Once again we start with the Eurozone where analysts have focused on the rationale behind Draghi’s statement: “we don’t anticipate that it will be necessary to reduce rates further”. As discussed on Friday, Draghi’s ending of a further push into negative rates was meant to safeguard the financial system. Negative rates on reserve balances (which are rising due to QE) will hurt bank profitability and shake investor confidence – something we saw after the BOJ’s move.
On Friday the markets rewarded Draghi’s statement on negative rates by bidding up bank shares.
Here is the Italian bank share index.
The CoCo (contingent convertible notes) index yield fell further as the financial sector stabilizes. By the way, it’s unclear at this point if this market will survive in its current form, given what has transpired recently (particularly with respect to Deutsche Bank). The European Commission is trying to clarify some rules around coupon payments on this paper. More on the topic later.
What about the ECB’s push into the corporate bond market? Non-bank financials have the greatest investment grade bond balances outstanding and will therefore benefit the most from the new program.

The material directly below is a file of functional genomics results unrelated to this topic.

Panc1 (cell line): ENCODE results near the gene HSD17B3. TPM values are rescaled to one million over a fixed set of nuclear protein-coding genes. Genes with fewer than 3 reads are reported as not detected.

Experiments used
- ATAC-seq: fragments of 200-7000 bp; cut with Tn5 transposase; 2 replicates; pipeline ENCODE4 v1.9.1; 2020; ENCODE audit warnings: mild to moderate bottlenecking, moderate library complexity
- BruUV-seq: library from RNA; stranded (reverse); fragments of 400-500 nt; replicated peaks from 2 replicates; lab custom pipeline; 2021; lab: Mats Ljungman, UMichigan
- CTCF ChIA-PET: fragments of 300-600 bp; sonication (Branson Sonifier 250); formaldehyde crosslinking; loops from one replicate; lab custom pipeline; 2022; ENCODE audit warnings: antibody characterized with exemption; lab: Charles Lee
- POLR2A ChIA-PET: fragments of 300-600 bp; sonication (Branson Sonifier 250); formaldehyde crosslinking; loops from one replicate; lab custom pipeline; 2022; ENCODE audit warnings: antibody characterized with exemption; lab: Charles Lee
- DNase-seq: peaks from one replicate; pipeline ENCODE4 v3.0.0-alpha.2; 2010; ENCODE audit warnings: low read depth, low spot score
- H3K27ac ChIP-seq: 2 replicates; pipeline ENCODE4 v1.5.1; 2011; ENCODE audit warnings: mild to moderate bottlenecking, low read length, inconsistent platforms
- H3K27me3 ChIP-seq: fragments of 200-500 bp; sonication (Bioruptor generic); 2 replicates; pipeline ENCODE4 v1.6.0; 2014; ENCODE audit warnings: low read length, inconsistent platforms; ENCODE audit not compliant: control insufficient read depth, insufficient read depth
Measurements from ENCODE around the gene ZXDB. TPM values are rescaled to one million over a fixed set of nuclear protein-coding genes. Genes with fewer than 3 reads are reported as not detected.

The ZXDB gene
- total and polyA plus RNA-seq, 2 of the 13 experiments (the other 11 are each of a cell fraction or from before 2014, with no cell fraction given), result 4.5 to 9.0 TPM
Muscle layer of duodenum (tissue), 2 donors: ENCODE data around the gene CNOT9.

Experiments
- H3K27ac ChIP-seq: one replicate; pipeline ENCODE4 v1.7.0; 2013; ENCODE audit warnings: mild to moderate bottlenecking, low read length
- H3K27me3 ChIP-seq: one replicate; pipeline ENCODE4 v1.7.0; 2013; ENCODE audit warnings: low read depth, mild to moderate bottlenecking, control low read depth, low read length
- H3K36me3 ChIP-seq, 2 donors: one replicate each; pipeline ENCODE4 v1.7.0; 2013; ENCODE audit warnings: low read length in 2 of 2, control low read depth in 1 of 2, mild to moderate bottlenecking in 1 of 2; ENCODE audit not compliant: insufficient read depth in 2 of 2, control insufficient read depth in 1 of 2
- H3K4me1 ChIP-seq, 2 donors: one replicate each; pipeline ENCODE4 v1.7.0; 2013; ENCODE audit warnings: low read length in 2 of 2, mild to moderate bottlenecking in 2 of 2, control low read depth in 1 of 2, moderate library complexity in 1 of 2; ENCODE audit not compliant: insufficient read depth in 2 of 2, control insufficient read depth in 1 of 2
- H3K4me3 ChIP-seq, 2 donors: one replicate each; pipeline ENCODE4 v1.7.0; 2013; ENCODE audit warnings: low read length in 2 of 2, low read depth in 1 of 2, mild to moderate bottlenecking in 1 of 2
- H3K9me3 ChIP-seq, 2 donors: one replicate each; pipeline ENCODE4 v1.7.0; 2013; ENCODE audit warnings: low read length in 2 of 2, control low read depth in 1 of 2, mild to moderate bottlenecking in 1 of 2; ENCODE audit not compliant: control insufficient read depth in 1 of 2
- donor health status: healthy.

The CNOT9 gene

The next chart shows ECB-eligible non-bank corporate paper (investment-grade) by country.
Source: @tracyalloway, Deutsche Bank
What do banks think about the ECB’s credit easing efforts? They seem to view TLTRO (cheap financing for banks in return for lending to smaller firms and households) as being more effective than QE.
In other Eurozone developments, Italy showed surprisingly strong growth in industrial output. Will the GDP growth follow?
And here is Italian 10-year government bond yield approaching last year’s lows.
In fact Italy just issued 3-year government notes at negative yield. All is well.
In Germany the anti-refugee backlash is translating into political victories for right-wing populist politicians. Will this have broader implications for the Eurozone and Germany’s leadership?
Source: The Spectator
Elsewhere in Europe, Romania is struggling with deepening deflation, its first in more than 25 years. This demonstrates that deflationary risks around the world persist.